World's largest McDonalds straddles the Will Rogers Turnpike.
The Lewis Motel was demolished in 2006.
Clanton's Cafe is across the street.
The Twin Bridges cross over the Verdigris River east of Catoosa.
The Blue Whale is a true Route 66 Icon and is open at no charge. Swimming is no longer allowed.
The Metro Diner was demolished in October, '06 and all fixtures were auctioned off.
The Desert Hills Motel seems out of place in the Green Hills of northeastern Oklahoma. Very clean and on 66 (11th. St.) close to area attractions and downtown.
Downtown Tulsa has many interesting structures including the old Farmers Market, Downtown Skyline, and this original Phillips 66 gas station.
Old motel ruins,
Historic 9' roadway,
Packards at Afton Station
and Gift Shop
West of the Buffalo Ranch
(Drive gently here)
The old Route 66 Drive-in west of Weatherford on historic Route 66
This beautiful community was the site of the 2007 Route 66 Festival
There is nothing like a visit with Harley & Annabell, two of the most unique, yet genuine "characters" that make a Route 66 tour so facinating.
Not only is their shop filled with all forms of Route 66 memorabilia, so is their "Redneck Castle" just a few steps away. You will be facinated with their extensive collections of art, antiques and genuine rare signs.
And if that's not enough, they will serenade and "surprise" you with their outstanding sense of humor.
Their shop is located one block south of 66 on Sheb Wolley Blvd.
(Erick's Main St.)
Texola is the last town you will pass-through before entering Texas.
There is an old block jailhouse (not shown) up the hill
from 66, east of the closed bars, just inside the stateline.
This Route 66 community has many interesting
Route 66 is represented by two icons, one new, and one old.
The Rock Cafe in Stroud (pre-fire)...a great photo-op location.
The dining room was recently rebuilt following a destructive fire.
The old Lucille's Filling Station and Tourist Court
Memorials along the fence in front of the original Lucille's are now gone.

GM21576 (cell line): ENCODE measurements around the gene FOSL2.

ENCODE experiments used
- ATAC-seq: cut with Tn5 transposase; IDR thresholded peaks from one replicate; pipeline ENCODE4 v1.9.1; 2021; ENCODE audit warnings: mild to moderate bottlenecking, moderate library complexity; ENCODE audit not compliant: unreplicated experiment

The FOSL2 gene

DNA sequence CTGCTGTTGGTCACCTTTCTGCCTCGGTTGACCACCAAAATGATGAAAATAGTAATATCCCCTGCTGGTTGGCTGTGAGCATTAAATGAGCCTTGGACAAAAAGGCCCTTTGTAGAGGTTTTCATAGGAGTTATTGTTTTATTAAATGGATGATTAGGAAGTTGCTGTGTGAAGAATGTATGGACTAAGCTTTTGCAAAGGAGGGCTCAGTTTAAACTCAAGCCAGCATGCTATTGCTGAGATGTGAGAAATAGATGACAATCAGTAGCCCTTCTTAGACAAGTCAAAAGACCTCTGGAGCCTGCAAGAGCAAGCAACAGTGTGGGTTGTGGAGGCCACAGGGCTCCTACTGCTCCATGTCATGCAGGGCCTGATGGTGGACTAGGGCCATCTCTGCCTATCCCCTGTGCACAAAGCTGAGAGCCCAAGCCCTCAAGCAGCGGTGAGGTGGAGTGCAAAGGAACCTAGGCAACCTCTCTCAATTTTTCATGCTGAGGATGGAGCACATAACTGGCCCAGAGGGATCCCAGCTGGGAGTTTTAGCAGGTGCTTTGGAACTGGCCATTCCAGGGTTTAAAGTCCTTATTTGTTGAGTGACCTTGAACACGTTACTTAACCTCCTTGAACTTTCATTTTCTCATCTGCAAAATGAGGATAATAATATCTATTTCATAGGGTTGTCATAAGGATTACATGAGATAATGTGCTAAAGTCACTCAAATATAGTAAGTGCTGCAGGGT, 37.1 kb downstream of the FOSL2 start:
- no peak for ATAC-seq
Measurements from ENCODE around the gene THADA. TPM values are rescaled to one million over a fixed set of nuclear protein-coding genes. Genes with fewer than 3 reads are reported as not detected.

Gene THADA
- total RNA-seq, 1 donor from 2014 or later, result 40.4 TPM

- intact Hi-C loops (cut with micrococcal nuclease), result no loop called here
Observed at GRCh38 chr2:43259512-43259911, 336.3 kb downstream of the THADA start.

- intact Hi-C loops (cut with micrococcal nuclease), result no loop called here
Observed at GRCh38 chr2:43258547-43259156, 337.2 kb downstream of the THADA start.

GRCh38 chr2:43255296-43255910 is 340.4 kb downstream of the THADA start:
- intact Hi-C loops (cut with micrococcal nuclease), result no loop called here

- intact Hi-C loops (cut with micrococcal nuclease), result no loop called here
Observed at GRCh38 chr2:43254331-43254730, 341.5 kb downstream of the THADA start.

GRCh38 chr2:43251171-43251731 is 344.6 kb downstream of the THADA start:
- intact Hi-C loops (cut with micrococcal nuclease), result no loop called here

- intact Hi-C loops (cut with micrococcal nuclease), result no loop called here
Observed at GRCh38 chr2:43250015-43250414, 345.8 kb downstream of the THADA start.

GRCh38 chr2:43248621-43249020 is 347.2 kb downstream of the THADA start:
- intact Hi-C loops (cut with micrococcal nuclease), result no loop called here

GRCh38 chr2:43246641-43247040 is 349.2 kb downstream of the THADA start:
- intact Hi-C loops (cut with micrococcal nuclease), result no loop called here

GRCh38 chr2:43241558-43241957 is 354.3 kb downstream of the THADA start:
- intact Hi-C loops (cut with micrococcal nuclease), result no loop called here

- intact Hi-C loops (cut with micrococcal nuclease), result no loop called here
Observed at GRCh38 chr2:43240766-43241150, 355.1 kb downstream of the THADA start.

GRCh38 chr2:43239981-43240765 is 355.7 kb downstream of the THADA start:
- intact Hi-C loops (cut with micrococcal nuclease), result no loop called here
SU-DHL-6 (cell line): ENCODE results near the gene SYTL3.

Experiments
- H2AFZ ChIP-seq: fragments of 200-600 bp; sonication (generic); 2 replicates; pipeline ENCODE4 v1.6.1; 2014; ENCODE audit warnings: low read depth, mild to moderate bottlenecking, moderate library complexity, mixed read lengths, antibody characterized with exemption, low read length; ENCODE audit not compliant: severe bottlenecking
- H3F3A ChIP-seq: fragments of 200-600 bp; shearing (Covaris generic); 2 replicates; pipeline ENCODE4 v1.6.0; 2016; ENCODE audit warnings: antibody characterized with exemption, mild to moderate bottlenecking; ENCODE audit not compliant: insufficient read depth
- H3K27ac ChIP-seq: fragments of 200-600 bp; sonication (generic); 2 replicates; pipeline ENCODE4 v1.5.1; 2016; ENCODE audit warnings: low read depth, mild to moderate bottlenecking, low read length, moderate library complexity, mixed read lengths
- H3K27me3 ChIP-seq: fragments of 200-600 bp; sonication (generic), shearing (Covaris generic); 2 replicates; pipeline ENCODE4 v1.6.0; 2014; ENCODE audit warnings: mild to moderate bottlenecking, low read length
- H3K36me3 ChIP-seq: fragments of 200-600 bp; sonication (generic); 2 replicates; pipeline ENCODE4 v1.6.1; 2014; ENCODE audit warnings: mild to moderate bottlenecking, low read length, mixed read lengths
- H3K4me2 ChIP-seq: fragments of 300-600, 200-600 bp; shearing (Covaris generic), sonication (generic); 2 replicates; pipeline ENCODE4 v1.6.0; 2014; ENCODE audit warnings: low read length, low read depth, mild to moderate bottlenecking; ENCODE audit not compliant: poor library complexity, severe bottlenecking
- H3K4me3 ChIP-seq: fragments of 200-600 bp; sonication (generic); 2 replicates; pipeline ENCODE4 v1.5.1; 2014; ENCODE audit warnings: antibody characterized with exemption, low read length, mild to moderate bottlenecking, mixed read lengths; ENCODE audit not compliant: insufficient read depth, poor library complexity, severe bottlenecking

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As you drive in to Sayre, the Western Motel still displays a nice old neon sign. The motel is still in business, and appears to be decent from the outside.
The one landmark you simply can't miss in Sayre is the Beckham County Courthouse. This stately building cost $69,000 when it was built, back in 1911. The courthouse became famous (outside of Beckham County) in 1939, in Hollywood's version of Steinbeck's novel, The Grapes Of Wrath.
Birthplace of Will Rogers, home of the
Will Rogers Museum
This colorful Welcome sign is next to the Early Bird Diner in this Filling Station on old 66.
The Diner is open 7 days, and has a ton of Route 66 memorabelia on display in the large dining room.
Quapaw is a small town on 66 located between Baxter Springs, KS. and Commerce, OK.
There are two cafes and some interesting murals on old buildings that once thrived in better times on Route 66.
2 restorations: Allen's Fillin' Station (above) and Route 66 Ice Cream (below). Before: (2007) and After: (2010)
Highlights include the restored Coleman Theater and the popular "Wayan's Ku-Ku Hamburgers".
The Route 66 Vintage Iron Museum has many
antique and famous motorcycles plus a 2000' gift shop!
Located at 128 S. Main (Route 66)
(above) '49 Indian Golden Scout
(below) 1919 Indian Daytona Board
Track Racer (very rare)
Famous Yankee slugger Mickey Mantle was born and raised in Commerce, and his boyhood home is one block off historic Route 66. When entering Commerce from the East, or from Miami heading East, watch for the signs directing you off the alternate Route, or you will miss the town.
Visit the D.W. Correll Museum.
Click HERE to see their website